Whenever I mention that I homeschool my second grader, I get compassionate looks. Interestingly enough, people were not sorry for me when my son was part of the classic schooling system and we all suffered badly. What I can say is that we moved from desperate to happy. Here is our journey and 7 proven homeschooling tips that will save your nerves.
The whole journey started when my son was assessed as mature enough to start his first grade. For the wrong reasons (our local school had spare capacity that year). When he really wasn’t.
Then you know the rest of the story. It’s called How to lose interest of your avid learner in five days. Make him sit for 45 minutes, force him to listen quietly, restrict his freedom even in the area of his basic needs (save them for the break). Give him plenty of homework.
We quickly found out that what takes 20 minutes for other kids, takes us spend three hours. Tears, frustration, and feelings of failure.
I was heartbroken when I saw my little one hit his head against the wall screaming: “I am so stupid! I am so stupid!”.
In the second grade, we’d just had enough. I took him to a psychologist who diagnosed attention deficit disorder on the spot. She explained that he was on the way to developing dysorthographia and dyslexia, but she also explained that it doesn’t have to be that way. That is if we take the pressure off and allow for his neurological system to mature. The last drop, she suspected he was bullied. Next day, my son became a homeschooler.
Was it easy? Not always, but we agreed we would be partners on this journey. My son was involved in almost all decisions. By trial and error, we designed a system that works.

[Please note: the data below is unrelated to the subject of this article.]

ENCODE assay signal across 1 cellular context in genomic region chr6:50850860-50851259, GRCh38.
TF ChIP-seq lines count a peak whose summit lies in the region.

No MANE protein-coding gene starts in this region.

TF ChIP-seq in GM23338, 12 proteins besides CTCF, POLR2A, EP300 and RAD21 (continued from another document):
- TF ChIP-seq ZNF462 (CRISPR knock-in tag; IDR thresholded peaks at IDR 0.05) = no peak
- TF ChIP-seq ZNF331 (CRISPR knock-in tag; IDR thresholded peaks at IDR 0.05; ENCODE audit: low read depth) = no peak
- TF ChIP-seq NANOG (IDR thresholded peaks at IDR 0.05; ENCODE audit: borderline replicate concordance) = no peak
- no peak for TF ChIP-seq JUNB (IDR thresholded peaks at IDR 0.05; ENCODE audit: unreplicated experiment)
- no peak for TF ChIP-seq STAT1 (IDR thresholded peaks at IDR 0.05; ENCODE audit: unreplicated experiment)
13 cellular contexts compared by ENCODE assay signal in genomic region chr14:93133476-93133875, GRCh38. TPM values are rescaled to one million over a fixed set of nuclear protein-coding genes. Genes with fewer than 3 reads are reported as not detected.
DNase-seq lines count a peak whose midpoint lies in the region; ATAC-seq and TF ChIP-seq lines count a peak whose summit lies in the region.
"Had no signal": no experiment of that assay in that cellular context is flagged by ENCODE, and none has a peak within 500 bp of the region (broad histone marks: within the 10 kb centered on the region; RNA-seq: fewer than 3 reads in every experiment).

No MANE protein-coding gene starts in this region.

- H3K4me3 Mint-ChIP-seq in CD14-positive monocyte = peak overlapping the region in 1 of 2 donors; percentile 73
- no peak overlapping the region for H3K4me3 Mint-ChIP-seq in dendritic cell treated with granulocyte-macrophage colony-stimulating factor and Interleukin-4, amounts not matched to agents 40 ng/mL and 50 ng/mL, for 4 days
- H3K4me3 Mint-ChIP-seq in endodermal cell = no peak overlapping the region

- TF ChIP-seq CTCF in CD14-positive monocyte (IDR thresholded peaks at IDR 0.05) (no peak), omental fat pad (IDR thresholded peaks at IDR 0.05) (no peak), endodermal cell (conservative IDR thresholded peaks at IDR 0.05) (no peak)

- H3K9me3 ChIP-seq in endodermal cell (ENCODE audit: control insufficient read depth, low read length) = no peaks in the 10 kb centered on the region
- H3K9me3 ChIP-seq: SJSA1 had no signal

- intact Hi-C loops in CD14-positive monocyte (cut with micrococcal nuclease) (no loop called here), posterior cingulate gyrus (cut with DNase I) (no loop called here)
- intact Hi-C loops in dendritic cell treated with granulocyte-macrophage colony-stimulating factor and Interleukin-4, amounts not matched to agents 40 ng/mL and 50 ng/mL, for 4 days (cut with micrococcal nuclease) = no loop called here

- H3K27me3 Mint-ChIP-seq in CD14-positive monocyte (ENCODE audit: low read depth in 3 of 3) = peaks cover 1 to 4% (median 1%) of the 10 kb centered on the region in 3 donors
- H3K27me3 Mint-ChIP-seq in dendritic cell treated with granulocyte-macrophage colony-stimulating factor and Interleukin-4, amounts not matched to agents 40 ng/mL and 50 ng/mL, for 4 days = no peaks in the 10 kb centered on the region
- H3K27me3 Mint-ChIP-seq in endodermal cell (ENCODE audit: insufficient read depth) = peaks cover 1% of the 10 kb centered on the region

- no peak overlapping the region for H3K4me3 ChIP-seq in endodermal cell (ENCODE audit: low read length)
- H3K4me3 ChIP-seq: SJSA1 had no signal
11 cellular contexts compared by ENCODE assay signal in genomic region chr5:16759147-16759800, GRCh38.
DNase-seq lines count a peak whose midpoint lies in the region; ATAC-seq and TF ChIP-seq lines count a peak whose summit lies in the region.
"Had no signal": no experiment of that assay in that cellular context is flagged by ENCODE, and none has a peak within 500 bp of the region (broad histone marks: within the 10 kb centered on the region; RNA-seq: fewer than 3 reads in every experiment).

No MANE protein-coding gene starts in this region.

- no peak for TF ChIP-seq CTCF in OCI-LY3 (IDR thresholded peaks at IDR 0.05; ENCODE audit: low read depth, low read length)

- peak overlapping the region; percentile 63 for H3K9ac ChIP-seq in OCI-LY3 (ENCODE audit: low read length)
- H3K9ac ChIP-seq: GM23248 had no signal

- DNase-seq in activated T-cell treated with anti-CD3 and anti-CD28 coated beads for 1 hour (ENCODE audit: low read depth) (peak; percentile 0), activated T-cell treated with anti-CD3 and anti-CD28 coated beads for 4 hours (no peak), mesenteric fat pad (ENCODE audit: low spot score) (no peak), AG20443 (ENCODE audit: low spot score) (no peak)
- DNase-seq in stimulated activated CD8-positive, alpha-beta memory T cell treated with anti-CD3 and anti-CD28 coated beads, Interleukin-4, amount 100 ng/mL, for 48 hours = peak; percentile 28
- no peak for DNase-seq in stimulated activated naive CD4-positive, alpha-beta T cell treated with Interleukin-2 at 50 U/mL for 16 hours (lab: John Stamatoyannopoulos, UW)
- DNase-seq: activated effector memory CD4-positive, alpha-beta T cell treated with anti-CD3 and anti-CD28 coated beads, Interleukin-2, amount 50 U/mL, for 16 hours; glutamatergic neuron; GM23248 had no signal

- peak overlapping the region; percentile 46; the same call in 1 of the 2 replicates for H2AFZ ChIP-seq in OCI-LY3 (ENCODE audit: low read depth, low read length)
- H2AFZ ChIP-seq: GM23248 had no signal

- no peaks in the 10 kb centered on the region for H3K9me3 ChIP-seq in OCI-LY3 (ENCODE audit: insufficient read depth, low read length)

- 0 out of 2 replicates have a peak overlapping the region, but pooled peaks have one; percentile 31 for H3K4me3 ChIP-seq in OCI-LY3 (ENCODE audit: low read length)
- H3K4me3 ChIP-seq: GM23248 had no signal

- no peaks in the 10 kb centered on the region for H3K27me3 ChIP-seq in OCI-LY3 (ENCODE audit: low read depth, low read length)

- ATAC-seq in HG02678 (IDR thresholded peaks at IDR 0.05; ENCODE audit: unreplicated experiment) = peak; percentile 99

Rule #1: First things first.
You know the concept of Maslow’s pyramid. Basic needs — biological needs, shelter, safety, love, and self-esteem — need to be met before you move to a higher level. My son can eat whenever he is hungry, go to the bathroom whenever he feels like it, he has a glass of water always readily available, and I make sure he knows he is loved no matter what.
Rule #2: Be fair.
Although Rule #1 quickly became my son’s favorite procrastination trick, it is not a big issue. I just call my suspicion out and either I am wrong and apologize or I am right, he apologizes and moves back to work.
Rule #3: Follow their natural biorhythm.
His brain power is the highest in the mornings, so we focus on the stuff he finds the most difficult at the beginning of the day.
Rule #4: Follow a daily minimum routine.
Write three sentences, read one short article; Weekdays, weekend days, no exception. The routine makes it non-negotiable and quickly also not negotiated.
Rule #5: Vent.
My little Asperger was so afraid of mistakes! Of course, learning entails making some in the process. He was so scared though that sometimes he couldn’t start something now, other times he got stuck and couldn’t move on. When it happened, we made sure we laughed, ran, danced, sang.
Rule #6: Fuel inner motivation.
Kids are designed for learning, they absorb everything they see. But what if you are not ready for a full unschooling and want to deliver a structured education? There are four elements that fuel inner motivation for learning.
If you can’t explain how the stuff you are teaching is useful in the near future, don’t teach it at all. Beware — it must make sense from the perspective of the kid, not the adult!
Rather than assigning tasks, get involved, do them together with your kid. Even better, especially for monotonous and less entertaining stuff, find him a homeschooled buddy from your social circles.
3. Freedom of choice.
Allow them to decide what to do, how, where, when, or with whom as much as you can. Involve your kid in the planning of the day.
Provide timely/real-time information whenever you ask your kid to work on something. Knowing he is on the right track as well as what is the quality if his output is fundamental for him to want to continue.
Rule #7: Have fun.
Ideally, your kid wouldn’t even know he was learning. We played board games, visited galleries, friends in their day jobs. We talked about what we saw. His curiosity was endless.
When we started our homeschooling journey less than a year ago, I was on a mission to get my happy kid back. A kid that jibber jabbers, shares his thoughts and feelings, a kid that is curious, fearless. I have such a kid at home now, I don’t regret I decided to teach my son at home. Compassionate looks are not required.